Have you ever heard about histamine intoxication? Or even about food or environmental allergies? And the terms “mastocytosis” or “DAO deficiency”, do they sound familiar to you? Well, all the mentioned cases have a common denominator: they cause an excess of histamine in plasma that gives rise to many possible side effects. However, the key will be to know the mechanisms involved in each of the situations cited in order to know what measures we have to take.
When there is a disproportion between the ingested or released histamine from the cells that store it in the body, as well as the ability to metabolize it, its accumulation in plasma occurs and, consequently, adverse effects appear. This accumulation may be due to different reasons:
- When there is an acute excess in histamine intake, histamine intoxication occurs associated with the consumption of foods with very high levels of this amine. This situation is due to the fact that the metabolization mechanisms are insufficient, even though the individual is healthy and does not present any type of pathology associated with histamine. As with other food poisoning, these appear in the form of outbreaks that affect all or most of the consumers of a certain food, whose histamine content is excessively high. In reference to the symptomatology, this can become intense. In this sense, the most frequent food poisonings in Spain are due to Campylobacter, Salmonella, Escherichia coli and Listeria. This last one was a clear example in the summer of 2019, when 548 cases were reported. Listeriosis is one of the food poisoning that causes more serious illnesses, with around 17% of mortality rate and that produces more cases in people over 64 years of age. And, how can we prevent histamine poisoning? Well, proper preservation of food temperature and good hygiene in handling it will be two fundamental factors to avoid giving rise to this situation.
- Another cause of histamine accumulation is the case of a food or environmental allergy, where there is a reaction of the immune system that occurs shortly after having eaten a certain food. Allergy can cause different signs and symptoms: digestive problems, hives, inflammation of the respiratory tract or other more serious ones, such as an anaphylactic attack. In this last situation, use self-injectable epinephrine would be necessary. The next time, even a small amount of that food is eaten, IgE antibodies will detect it and signal the immune system to release histamine along with other chemicals into the blood. These substances will be responsible for the appearance of allergy symptoms. Most food allergies are triggered by certain proteins present in the following foods: shellfish, crustaceans, nuts, fish, eggs, cow’s milk, wheat, soybeans and different fruits such as strawberries or peach skin, among others. In this sense, we will have to pay special attention to the food that cause us allergy in order to avoid it, as well as those that may have been in contact with it due to cross contamination.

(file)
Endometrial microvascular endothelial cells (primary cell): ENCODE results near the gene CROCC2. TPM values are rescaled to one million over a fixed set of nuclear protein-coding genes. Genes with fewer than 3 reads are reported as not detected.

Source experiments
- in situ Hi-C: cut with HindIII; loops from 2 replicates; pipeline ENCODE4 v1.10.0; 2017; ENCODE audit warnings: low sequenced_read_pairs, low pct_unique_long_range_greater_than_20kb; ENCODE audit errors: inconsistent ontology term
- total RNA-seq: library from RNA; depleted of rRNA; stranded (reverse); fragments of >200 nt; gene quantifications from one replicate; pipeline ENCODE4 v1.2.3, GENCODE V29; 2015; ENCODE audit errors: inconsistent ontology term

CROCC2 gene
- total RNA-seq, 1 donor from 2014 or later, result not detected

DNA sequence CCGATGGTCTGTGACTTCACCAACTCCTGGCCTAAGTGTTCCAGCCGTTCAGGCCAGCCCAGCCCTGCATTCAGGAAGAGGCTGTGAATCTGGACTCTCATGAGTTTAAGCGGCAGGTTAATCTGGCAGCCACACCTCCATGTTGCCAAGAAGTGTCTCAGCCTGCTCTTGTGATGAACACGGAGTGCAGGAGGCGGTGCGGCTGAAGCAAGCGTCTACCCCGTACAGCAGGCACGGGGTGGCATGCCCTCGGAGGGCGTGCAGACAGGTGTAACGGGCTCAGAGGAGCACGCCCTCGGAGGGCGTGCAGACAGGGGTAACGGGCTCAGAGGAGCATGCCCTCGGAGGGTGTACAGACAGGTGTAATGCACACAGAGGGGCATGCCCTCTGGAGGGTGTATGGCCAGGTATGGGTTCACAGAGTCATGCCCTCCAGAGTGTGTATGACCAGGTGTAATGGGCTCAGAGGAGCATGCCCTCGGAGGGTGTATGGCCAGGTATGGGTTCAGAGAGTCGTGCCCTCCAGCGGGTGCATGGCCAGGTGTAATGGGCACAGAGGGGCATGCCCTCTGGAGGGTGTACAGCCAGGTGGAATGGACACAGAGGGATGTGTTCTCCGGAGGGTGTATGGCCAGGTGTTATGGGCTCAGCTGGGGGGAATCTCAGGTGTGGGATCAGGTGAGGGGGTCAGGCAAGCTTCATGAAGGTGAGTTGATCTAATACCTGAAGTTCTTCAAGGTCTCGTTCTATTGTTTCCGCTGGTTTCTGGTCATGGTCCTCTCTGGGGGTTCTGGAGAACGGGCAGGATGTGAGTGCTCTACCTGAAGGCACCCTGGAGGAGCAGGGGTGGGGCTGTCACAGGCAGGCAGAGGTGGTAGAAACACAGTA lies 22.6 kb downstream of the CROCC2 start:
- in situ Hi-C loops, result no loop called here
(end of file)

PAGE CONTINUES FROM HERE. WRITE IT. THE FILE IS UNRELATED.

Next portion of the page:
- However, it is worth to highlight a less common situation (1 in 10,000 people suffer from it), but it is also important to mention. This is mast cell activation or mastocytosis. Its name comes from mast cells, which originate in the bone marrow from where they pass to other tissues and participate in allergic processes, inflammation and also influence the body’s defenses. The cause of mastocytosis is due to an abnormal increase in the number of mast cells in various areas of the body. These generate histamine, and when it accumulates in large amounts it mainly affects in the skin (cutaneous mastocytosis) or in other parts of the body (systemic mastocytosis). In this sense, the treatment should be focused on avoiding those factors that trigger the activation of mast cells (physical/emotional agents, use of certain drugs…) and a low-histamine diet can also be helpful.
- When exists a DAO deficiency, there is a malfunction of the histamine degradation systems; either of genetic origin, pathological (inflammatory intestinal diseases) or due to pharmacological blockade of the enzymes involved in metabolization (mainly, the enzyme diamine oxidase, DAO). Consequently, an excessive accumulation of histamine is generated, activating different receptors in the body. Unlike allergies, the appearance of symptoms is not linked to the consumption of a specific product, but can be associated with a wide range of foods with variable histamine content. This fact represents a difficulty in establishing a maximum tolerable dose. For this reason, nowadays, there is still no clear consensus on this value. In this way, the measures to be considered should be aimed at a personalized low-histamine diet and other amines that also favor its accumulation and, gradually, expand the variety, quantity and frequency of consumption of said foods. Treatment also includes DAO enzyme supplementation in the vast majority of cases.
Thus, it is important to make a correct diagnosis of the reason why there is an increase in histamine levels. Therefore, we will be able to design an optimal treatment, individualized for each case and always by the hands of a one dietitian-nutritionist.
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